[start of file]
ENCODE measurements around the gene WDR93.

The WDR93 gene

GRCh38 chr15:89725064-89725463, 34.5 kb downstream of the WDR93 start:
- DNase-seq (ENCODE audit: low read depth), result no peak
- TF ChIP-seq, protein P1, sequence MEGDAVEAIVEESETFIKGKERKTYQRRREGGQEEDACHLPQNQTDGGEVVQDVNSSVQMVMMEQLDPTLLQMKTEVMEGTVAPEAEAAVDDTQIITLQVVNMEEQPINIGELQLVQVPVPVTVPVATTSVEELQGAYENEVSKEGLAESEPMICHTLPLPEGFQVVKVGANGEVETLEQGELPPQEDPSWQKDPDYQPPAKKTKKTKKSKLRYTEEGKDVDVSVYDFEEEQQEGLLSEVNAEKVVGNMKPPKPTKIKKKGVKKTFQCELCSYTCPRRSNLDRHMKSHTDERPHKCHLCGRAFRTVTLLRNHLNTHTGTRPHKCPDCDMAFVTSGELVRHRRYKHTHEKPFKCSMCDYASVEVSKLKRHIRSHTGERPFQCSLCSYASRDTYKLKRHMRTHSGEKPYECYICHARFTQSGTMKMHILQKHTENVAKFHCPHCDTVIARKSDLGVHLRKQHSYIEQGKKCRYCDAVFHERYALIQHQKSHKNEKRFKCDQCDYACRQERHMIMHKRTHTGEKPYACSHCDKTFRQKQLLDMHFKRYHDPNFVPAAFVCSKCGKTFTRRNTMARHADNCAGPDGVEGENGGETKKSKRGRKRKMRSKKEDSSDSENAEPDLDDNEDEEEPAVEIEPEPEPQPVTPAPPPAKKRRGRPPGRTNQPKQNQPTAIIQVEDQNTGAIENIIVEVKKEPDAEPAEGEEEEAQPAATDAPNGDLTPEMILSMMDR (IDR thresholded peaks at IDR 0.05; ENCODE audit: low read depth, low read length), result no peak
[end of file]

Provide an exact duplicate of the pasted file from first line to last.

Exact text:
ENCODE measurements around the gene WDR93.

The WDR93 gene

GRCh38 chr15:89725064-89725463, 34.5 kb downstream of the WDR93 start:
- DNase-seq (ENCODE audit: low read depth), result no peak
- TF ChIP-seq, protein P1, sequence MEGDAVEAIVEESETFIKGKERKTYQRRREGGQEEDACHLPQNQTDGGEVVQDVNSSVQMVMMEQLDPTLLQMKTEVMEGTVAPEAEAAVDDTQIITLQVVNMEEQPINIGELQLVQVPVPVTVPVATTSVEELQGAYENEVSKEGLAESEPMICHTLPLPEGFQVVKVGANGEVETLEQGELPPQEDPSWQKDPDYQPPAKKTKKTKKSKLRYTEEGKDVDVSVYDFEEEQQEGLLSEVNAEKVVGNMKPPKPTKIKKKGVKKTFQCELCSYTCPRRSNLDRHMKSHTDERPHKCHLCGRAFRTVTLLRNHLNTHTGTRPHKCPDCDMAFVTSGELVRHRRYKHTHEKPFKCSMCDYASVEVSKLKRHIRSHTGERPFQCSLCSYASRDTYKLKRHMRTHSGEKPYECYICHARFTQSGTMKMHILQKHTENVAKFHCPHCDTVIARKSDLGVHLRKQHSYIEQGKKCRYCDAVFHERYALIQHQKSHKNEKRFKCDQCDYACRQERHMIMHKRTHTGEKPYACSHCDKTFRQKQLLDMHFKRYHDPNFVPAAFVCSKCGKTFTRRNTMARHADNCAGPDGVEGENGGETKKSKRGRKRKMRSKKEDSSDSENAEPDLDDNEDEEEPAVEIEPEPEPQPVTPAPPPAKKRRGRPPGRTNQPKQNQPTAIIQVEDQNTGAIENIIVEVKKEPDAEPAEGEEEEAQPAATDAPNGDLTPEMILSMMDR (IDR thresholded peaks at IDR 0.05; ENCODE audit: low read depth, low read length), result no peak